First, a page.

Trump team’s peace process efforts fitting a pattern

On the big issues of borders, settlement building and the ultimate disposition of Jerusalem, Netanyahu is unlikely to exhibit any real flexibility.

Limitations. US President Donald Trump’s Middle East envoy Jason Greenblatt (C) arrives to visit Kibbutz Nahal Oz in southern Israel, last August. (Reuters)


2017/11/05 Issue: 130 Page: 17


The Arab Weekly
Gregory Aftandilian



An unannounced trip by US President Donald Trump’s adviser and son-in-law Jared Kushner and other White House officials to Saudi Arabia in late October to explore ways to rejuvenate the Israeli-Palestinian peace process has apparently come up short. Nonetheless, the trip revealed a discernible pattern.

The White House strategy is to encourage Saudi Arabia and other Gulf Arab countries to support a regional approach to the Israeli- Palestinian conflict that would entail Arab countries establishing relations with Israel while the peace process gets under way and pressuring the Palestinians to accept positions that would be palatable to Israeli Prime Minis­ter Binyamin Netanyahu and his right-wing cabinet.

This strategy is sometimes called the “outside-in” approach. It is designed to ease Israeli right-wing concerns about making peace with the Palestinians. The idea has been around for some time but this is the first time a US administration has actively pursued it.

The US approach reflects Netanyahu’s longstanding views of the Arab peace initiative of 2002 that was articulated by then Saudi Crown Prince Abdullah bin Abdulaziz Al Saud and adopted by the Arab League. Netanyahu likes the part in which Arab countries recognise and establish relations with Israel but strongly opposes the other parts, namely that Israel withdraw to the 1967 borders and that East Jerusalem become the capital of the Palestinian state.

Kushner has been accompanied by Jason Greenblatt, a long-time Trump attorney, on his trips to the region. The two most recent trips have also included Dina Powell, the deputy national security adviser. Powell, who is of Egyp­tian Coptic Christian background, knows the region well, speaks Arabic and was probably added by Trump’s national security adviser, H.R. McMaster, to give balance to the team. Both Kushner and Greenblatt have been supportive in the past of the Israeli settler movement.

Although the Saudis and other Gulf Arab leaders politely received the Trump team — in large part be­cause they want Trump’s support on broader strategic issues, such as Iran — they are not buying what the team is selling on the Israeli- Palestinian front.

The Saudis and others will not buck the Arab consensus on the Palestinian issue just to please Trump, knowing that public opinion in the Arab world will not countenance a policy that indulg­es Netanyahu with little in return for the Palestinians. Whenever violence has erupted in Jerusalem, anti-Israel sentiment in the Arab world has intensified.

Indicative of this sentiment, UAE officials, who hosted the Abu Dha­bi Grand Slam in October, which included an international judo match, refused to allow the playing of his country’s national anthem when Israeli Tal Flicker won the gold medal. Instead, organisers played the official music of the International Judo Federation.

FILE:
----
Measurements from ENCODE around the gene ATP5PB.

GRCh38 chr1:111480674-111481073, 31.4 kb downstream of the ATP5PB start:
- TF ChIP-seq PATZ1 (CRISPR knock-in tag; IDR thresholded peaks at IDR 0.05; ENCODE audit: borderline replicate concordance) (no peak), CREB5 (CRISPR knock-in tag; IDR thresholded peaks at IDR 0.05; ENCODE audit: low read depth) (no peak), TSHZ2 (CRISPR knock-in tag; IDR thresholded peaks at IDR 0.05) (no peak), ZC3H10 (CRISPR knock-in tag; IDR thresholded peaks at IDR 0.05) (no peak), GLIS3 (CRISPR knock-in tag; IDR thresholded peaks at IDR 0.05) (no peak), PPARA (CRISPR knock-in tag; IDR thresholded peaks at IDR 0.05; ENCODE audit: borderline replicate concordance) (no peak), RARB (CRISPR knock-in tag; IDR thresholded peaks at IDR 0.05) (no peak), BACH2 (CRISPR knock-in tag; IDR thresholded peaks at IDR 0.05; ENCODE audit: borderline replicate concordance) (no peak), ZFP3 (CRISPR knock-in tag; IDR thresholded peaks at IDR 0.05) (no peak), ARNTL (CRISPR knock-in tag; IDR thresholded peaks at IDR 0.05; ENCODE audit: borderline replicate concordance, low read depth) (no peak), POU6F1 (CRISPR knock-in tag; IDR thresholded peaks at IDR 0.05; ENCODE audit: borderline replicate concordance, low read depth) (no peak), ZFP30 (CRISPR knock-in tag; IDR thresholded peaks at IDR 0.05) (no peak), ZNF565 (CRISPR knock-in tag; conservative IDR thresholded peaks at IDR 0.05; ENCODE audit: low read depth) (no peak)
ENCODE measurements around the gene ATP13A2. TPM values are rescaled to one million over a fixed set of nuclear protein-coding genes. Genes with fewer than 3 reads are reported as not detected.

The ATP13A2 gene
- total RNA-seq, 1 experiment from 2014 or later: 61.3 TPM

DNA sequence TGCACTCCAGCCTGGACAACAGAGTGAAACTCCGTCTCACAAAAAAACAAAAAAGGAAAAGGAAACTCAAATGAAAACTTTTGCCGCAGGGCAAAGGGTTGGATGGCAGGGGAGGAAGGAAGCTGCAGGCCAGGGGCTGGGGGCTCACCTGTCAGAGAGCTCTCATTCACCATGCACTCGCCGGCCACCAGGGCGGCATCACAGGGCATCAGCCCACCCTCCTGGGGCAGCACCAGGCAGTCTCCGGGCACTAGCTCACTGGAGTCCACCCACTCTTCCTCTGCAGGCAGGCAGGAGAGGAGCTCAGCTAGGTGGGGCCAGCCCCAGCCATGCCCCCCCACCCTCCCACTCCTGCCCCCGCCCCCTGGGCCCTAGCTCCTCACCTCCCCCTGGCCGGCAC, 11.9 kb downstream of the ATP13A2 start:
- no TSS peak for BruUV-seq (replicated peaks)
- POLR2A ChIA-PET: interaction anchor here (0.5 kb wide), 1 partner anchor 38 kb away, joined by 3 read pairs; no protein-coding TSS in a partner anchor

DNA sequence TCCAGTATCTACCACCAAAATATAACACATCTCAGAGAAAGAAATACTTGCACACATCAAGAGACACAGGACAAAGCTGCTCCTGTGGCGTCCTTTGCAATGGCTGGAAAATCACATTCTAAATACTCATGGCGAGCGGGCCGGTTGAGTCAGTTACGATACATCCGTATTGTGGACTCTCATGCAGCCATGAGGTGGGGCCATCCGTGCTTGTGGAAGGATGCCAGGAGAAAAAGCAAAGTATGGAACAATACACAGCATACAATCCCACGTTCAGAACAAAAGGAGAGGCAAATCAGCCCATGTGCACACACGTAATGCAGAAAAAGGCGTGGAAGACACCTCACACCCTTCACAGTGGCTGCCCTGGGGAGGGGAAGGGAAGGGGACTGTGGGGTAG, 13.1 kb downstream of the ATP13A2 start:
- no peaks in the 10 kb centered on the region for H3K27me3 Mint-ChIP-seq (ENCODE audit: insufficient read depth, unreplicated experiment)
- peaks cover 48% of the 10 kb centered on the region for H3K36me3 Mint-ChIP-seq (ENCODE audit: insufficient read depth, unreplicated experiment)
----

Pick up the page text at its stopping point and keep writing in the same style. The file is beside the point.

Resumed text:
So much for the outside-in ap­proach. The Trump team belatedly discovered that shared Israel’s and most Gulf Arab countries’ antipathy towards Iran does not translate into cooperation on other issues, especially the Israeli- Palestinian one.

Nonetheless, the Trump team has shown it can apply pressure on Netanyahu regarding smaller issues to give the appearance of even-handedness that gives Pales­tinian officials some hope.

Over the summer, the Trump team intervened to get Netanyahu to back down from his highly controversial decision to place security cameras and metal detec­tors at entrances to the Haram al- Sharif holy site in Jerusalem. The decision by Netanyahu sparked widespread Palestinian protests. Although the United States was not alone in applying pressure, Netanyahu was especially sensi­tive to its objections.

More recently, after Palestinian officials strongly objected, Netan­yahu suspended attempts to pass a law, which he supported, that would annex some settlements in the West Bank to Jerusalem.

Reportedly, Greenblatt advised the Palestinians that his quiet diplomacy with Netanyahu would be more effective than a loud Palestinian denunciation and that apparently proved to be the case. Later, a US spokesman in Washing­ton did not criticise the proposed law directly but indicated that it did not appear to have much chance of passing.

This type of behind-the-scenes pressure owes much to Green­blatt’s skill as a negotiator and the fact that Netanyahu wants to remain in Trump’s good graces. It has its limitations, however, given Netanyahu’s entrenched positions and the fact that Trump does not want a major confrontation with Israel. On the big issues of bor­ders, settlement building and the ultimate disposition of Jerusalem, Netanyahu is unlikely to exhibit any real flexibility.

Perhaps coming to the realisa­tion that the Arabs and Israelis are far apart on the major issues, the White House put out a more sober assessment in the wake of Kushner’s latest trip, stating: “While these regional talks will play an important role, the presi­dent reaffirms that peace between the Israelis and the Palestinians can only be negotiated directly between the two parties.”


Gregory Aftandilian is a lecturer at the Pardee School of Global Studies at Boston University and is a former U.S. State Department Middle East analyst.


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